A weapon is a machine, and machines can break down. You should do everything within your power to keep this from happening. This means regular maintenance of your everyday concealed carry handgun. Many people think only of the action of the weapon, and fail to realize that both the ammunition and magazine play a vital role. Because they fail to rotate ammo and maintain their magazines, they can become a point of failure when you need them most.
After clearing my weapon the other evening, I began to consider when the last time was that I cycled through my EDC ammo. This got me wondering how many people don’t ever change their ammo out. So, How often should you rotate everyday carry ammo? Any round in the chamber should be rotated quarterly, while magazine ammo should be done at least annually. I also recommend you rotate ammo in your revolver quarterly, because of the increased exposure of the rounds. This ammo can be converted from EDC to range ammunition. Rotating ammo regularly decreases the chances of corrosion buildup or exposure of the primers to gun oil.
What Causes Ammunition To Go Bad?
The shelf life of modern ammunition depends on a number of factors. Most manufacturers claim that their ammo is good for 10 years. When kept under ideal conditions, the shelf life is likely much longer than this. However, those ideal conditions are nigh impossible to maintain. Let’s discuss what things can cause a weapons’ ammo to expire before it’s time.
Composition Of A Round
Before we get into the outside factors that can cause ammunition to go bad, let’s look at the parts of the round for a better understanding. A round is comprised of four major components. Those are the projectile, the casing, the powder, and the primer.
The projectile is composed of lead, while the casing is composed of brass. Modern-day powder is smokeless and the combustion of this material is what causes the bullet to be expelled from the gun. The primer is the catalyst for causing the powder to burn/explode. Alright, now that we know all of the working components lets see where breakdowns can occur in your ammunition.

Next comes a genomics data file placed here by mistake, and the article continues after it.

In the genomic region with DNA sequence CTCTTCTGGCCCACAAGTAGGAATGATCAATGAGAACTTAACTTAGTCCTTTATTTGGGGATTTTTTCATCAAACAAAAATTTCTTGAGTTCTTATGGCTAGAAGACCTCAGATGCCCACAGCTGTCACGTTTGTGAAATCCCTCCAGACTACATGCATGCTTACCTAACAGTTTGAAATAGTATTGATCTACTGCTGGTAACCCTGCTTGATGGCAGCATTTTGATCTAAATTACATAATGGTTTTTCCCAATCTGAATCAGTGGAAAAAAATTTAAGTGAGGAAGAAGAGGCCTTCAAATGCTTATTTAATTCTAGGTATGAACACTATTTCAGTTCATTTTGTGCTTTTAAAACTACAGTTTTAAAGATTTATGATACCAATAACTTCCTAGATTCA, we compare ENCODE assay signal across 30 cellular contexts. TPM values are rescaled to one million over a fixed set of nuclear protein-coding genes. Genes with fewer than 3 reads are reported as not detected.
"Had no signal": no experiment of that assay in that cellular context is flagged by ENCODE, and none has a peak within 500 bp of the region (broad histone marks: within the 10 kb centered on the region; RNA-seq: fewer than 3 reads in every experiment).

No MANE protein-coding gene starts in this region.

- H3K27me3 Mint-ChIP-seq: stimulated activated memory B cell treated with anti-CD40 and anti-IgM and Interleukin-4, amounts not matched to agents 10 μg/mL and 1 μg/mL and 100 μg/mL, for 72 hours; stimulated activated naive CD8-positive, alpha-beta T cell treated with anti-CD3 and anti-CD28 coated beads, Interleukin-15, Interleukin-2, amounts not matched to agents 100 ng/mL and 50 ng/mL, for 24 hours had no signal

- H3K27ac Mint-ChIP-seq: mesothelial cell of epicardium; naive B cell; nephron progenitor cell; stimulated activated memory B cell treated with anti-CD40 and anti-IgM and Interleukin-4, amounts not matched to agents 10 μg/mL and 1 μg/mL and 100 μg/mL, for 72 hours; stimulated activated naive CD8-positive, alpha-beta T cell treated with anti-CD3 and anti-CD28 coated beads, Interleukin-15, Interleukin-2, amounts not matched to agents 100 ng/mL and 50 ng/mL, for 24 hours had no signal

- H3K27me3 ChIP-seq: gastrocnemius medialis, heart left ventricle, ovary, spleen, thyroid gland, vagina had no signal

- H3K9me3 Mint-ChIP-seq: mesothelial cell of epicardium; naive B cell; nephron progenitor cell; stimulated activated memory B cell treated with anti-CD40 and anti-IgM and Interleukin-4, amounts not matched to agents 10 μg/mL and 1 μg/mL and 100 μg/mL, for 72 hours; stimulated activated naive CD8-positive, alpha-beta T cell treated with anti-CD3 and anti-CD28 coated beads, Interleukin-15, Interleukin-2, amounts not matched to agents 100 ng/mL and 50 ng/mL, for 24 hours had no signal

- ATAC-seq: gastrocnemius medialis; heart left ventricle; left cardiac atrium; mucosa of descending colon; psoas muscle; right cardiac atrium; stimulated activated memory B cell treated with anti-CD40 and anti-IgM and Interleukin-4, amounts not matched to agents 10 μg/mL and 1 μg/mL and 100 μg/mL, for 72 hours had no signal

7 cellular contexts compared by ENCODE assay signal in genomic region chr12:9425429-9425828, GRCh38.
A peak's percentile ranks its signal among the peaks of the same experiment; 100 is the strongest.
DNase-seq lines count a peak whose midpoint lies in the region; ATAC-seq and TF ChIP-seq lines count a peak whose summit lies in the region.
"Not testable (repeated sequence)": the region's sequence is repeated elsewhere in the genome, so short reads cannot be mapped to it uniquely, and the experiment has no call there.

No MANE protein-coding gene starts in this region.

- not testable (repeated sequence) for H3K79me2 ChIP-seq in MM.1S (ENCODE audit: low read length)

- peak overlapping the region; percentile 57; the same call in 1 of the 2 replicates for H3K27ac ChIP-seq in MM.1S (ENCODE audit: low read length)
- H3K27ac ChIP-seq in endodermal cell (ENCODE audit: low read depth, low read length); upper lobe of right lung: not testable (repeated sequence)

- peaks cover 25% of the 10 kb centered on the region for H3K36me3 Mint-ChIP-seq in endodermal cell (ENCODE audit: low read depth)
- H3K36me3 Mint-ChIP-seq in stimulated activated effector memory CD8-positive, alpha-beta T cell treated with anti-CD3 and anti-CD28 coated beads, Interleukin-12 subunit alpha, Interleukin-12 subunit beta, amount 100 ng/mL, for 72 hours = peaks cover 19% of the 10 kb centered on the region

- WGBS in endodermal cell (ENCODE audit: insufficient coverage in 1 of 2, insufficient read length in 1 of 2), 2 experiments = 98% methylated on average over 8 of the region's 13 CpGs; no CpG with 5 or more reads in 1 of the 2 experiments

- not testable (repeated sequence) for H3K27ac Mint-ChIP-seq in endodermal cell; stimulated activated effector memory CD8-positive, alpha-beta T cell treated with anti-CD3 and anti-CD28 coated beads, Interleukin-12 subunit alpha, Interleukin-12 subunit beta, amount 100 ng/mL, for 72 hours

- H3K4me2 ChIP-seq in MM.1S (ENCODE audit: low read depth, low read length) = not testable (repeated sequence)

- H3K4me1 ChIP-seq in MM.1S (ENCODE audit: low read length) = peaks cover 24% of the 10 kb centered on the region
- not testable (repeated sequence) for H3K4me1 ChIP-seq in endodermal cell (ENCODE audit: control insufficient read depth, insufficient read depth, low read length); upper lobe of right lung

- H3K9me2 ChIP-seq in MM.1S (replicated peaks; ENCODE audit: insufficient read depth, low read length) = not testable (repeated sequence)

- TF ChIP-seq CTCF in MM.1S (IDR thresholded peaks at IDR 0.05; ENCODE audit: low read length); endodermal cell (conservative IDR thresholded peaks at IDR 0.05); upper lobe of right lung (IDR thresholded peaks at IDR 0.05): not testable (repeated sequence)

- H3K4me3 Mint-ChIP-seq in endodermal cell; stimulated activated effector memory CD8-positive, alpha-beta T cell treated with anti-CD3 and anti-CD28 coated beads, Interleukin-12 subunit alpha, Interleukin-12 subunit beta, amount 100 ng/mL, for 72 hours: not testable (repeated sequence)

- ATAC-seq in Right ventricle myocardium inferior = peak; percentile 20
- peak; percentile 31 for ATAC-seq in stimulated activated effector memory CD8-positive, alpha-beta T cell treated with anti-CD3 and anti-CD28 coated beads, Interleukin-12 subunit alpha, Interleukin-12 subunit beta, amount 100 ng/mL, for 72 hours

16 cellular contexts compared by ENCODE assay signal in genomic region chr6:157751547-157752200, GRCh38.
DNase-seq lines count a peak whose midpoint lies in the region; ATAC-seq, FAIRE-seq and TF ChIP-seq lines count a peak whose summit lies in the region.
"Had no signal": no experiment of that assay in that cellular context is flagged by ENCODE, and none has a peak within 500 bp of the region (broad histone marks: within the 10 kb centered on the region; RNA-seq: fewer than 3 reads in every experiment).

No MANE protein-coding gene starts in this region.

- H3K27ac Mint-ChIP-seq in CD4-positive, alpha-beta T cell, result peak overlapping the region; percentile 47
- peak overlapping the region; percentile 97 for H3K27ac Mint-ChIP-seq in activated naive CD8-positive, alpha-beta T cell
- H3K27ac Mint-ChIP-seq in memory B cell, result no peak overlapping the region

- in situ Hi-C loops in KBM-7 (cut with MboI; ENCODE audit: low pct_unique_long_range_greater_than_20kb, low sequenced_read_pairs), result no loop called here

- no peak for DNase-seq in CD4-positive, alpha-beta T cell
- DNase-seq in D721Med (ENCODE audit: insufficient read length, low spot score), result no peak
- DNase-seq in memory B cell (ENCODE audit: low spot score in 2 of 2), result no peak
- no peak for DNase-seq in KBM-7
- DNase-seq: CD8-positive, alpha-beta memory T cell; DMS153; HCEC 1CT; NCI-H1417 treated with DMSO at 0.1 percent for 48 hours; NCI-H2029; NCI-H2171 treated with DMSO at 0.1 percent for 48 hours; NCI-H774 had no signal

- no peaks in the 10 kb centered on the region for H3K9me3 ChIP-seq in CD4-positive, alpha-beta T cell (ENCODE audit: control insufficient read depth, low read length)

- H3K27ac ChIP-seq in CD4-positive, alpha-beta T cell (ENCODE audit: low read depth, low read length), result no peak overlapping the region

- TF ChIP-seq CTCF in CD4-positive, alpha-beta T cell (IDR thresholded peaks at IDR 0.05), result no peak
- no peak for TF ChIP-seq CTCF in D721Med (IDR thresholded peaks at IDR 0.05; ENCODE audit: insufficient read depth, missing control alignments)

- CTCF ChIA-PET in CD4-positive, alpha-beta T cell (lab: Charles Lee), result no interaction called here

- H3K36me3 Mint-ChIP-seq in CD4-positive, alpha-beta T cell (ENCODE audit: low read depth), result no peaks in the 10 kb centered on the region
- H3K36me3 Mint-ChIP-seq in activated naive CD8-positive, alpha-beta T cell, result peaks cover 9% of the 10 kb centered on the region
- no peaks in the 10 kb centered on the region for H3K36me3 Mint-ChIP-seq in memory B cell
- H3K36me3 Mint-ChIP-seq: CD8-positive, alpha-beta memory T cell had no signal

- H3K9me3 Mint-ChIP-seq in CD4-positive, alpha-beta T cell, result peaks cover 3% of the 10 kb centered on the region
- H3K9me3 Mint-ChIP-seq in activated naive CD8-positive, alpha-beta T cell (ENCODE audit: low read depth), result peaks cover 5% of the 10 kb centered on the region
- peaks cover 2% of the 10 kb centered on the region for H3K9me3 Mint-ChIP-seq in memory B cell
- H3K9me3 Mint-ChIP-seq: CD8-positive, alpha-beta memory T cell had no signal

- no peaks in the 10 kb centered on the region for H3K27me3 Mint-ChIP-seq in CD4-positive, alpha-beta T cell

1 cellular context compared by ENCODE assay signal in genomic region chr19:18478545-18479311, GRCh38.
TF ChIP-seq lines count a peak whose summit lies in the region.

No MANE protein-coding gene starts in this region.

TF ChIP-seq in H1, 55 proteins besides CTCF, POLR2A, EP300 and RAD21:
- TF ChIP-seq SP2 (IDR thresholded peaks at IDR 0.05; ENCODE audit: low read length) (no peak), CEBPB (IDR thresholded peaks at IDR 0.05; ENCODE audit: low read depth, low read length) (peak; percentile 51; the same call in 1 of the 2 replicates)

Moisture is one of the biggest enemies of your weapon. Continued exposure to moisture, can cause your weapon to corrode. Where firearms are concerned, this is more commonly known as rust. This chemical reaction breaks down the material ultimately leading to its demise. In order to prevent this, gun owners apply gun oil.
While neither the lead or the brass casing on a round will rust, they are both subject to corrosion. Corrosion occurs in the presence of moisture and oxygen.
Corrosion, in extreme cases, results in a nasty film covering the metal. Think about your car battery, as an example. You know that nasty light green, deposit on the top of the terminal, that’s corrosion. Corroded ammunition can cause ammunition to not feed properly or fail to fire (FTF). Generally speaking, moisture isn’t good for your gun, or ammo.
Also, moisture can affect the combustibility of your powder. Ever tried to start a fire in the rain? It’s the same concept with your ammunition. Having wet powder is not good, and it’s important to rotate ammo regularly to prevent corrosion buildup in your everyday carry firearm.
Excessive Gun Oil
Oiling your weapon on a regular basis protects the metal, and ensures the longevity of your everyday carry pistol. However, excessive oil can actually be a detriment to your ammunition. Using an excessive amount of oil means that it can transfer from the weapon to your ammo.